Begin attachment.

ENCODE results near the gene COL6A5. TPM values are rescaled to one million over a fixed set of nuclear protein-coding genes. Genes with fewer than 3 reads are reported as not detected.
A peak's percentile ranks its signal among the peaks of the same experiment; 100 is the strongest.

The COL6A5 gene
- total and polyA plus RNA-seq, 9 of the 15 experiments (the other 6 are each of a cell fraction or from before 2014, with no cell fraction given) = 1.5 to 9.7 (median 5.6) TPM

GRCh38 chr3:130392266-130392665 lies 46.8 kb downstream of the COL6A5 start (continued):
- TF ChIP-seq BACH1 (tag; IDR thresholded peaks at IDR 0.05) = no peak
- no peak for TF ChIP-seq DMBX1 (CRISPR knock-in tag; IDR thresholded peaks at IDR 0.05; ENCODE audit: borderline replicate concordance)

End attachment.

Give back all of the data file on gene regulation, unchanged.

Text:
ENCODE results near the gene COL6A5. TPM values are rescaled to one million over a fixed set of nuclear protein-coding genes. Genes with fewer than 3 reads are reported as not detected.
A peak's percentile ranks its signal among the peaks of the same experiment; 100 is the strongest.

The COL6A5 gene
- total and polyA plus RNA-seq, 9 of the 15 experiments (the other 6 are each of a cell fraction or from before 2014, with no cell fraction given) = 1.5 to 9.7 (median 5.6) TPM

GRCh38 chr3:130392266-130392665 lies 46.8 kb downstream of the COL6A5 start (continued):
- TF ChIP-seq BACH1 (tag; IDR thresholded peaks at IDR 0.05) = no peak
- no peak for TF ChIP-seq DMBX1 (CRISPR knock-in tag; IDR thresholded peaks at IDR 0.05; ENCODE audit: borderline replicate concordance)